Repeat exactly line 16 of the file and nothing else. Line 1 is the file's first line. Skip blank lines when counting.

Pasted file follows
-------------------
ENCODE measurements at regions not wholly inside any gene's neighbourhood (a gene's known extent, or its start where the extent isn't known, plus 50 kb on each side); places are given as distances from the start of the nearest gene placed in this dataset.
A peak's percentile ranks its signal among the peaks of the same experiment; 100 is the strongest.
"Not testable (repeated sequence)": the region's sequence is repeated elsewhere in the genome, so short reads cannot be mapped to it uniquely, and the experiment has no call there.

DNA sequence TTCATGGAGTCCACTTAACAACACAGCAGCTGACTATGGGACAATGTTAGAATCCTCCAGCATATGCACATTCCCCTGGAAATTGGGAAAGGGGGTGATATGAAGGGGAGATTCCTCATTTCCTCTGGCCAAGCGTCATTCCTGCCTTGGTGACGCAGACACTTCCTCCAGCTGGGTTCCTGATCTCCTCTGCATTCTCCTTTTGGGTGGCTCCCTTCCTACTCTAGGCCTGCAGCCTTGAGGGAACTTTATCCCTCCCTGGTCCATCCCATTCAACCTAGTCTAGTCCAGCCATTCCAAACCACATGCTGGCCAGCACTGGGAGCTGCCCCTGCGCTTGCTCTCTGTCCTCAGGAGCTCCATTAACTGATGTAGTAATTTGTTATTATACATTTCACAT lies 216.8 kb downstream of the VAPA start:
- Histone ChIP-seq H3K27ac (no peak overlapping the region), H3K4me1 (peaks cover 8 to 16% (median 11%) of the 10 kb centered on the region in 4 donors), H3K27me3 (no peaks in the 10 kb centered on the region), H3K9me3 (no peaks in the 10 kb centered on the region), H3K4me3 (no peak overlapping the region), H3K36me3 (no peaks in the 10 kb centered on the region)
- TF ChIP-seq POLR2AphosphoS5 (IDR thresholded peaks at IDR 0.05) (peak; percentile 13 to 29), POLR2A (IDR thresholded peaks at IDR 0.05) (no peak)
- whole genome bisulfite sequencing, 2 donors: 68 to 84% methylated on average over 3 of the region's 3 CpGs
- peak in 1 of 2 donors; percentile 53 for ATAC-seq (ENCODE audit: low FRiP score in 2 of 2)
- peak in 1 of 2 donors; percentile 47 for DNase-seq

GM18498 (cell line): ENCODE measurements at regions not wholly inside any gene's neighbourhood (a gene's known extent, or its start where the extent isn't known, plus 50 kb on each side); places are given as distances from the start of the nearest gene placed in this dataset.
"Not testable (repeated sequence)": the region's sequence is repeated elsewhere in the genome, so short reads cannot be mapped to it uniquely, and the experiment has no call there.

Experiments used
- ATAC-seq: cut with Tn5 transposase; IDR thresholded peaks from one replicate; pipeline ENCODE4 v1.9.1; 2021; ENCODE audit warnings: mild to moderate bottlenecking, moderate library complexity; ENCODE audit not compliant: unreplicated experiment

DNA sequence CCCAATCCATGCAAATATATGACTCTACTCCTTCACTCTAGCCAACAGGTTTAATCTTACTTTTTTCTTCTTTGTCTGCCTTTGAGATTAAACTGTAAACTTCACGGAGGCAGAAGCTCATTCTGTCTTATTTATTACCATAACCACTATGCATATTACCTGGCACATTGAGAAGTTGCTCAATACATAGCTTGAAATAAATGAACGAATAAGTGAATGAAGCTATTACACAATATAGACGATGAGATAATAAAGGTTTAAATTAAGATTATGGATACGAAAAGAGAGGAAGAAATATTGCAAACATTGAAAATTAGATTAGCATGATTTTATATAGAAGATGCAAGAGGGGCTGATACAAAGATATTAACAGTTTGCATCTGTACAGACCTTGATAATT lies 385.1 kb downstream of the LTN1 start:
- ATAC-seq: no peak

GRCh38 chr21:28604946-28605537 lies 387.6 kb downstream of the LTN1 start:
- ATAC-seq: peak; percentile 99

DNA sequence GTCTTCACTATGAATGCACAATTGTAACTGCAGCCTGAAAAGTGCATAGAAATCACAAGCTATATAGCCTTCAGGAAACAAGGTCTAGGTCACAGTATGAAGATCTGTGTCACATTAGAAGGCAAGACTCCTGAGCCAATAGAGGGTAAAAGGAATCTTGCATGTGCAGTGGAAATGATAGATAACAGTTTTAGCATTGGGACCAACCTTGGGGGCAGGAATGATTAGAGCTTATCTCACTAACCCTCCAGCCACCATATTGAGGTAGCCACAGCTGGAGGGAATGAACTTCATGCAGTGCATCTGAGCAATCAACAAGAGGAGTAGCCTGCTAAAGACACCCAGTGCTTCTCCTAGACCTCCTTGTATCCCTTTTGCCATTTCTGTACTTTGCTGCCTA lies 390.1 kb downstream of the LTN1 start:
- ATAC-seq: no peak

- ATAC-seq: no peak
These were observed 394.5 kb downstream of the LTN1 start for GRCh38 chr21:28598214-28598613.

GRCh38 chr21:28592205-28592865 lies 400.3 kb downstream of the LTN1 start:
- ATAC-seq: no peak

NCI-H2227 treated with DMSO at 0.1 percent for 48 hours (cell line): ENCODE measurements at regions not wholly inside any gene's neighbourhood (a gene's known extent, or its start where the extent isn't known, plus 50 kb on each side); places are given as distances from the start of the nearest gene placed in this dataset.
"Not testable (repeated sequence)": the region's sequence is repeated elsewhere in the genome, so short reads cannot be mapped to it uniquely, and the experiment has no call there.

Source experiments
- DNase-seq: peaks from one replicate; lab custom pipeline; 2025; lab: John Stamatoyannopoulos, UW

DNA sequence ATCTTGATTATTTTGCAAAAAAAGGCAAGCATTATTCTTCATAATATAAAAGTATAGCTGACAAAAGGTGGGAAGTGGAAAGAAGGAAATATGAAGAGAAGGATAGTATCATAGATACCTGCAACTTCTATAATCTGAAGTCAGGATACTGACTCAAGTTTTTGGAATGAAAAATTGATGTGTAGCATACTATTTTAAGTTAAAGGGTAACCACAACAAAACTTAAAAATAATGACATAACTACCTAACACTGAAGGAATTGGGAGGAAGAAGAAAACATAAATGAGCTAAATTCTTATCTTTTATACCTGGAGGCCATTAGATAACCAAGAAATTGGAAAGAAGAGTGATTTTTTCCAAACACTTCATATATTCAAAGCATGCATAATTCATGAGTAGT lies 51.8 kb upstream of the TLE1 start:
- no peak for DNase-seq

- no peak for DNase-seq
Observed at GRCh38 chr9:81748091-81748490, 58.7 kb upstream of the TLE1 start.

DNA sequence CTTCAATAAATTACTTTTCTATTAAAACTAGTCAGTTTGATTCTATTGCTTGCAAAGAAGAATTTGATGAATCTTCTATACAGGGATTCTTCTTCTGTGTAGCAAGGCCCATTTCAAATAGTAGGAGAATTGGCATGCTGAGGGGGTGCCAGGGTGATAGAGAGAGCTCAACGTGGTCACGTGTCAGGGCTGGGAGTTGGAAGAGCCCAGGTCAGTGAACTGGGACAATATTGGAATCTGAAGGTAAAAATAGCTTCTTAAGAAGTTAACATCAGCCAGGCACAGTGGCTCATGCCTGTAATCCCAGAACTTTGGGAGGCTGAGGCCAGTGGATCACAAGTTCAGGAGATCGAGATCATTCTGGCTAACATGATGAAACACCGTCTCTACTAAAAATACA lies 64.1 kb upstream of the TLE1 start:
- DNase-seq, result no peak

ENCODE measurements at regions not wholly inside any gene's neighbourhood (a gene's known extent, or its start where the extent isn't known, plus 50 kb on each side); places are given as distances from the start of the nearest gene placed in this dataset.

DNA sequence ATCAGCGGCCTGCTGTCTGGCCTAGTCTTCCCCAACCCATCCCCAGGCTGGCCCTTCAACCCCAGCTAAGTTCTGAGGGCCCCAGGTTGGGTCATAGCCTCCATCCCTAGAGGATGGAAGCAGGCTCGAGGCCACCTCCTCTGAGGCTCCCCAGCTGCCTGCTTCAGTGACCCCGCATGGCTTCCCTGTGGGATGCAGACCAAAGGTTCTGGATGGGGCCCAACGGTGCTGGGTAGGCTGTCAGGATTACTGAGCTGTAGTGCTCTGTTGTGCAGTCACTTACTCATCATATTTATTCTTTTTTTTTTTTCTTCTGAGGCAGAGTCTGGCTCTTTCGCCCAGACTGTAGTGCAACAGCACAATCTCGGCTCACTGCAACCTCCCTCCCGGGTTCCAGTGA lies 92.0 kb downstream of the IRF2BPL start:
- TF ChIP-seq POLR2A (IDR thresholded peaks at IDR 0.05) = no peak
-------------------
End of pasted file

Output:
GRCh38 chr21:28604946-28605537 lies 387.6 kb downstream of the LTN1 start: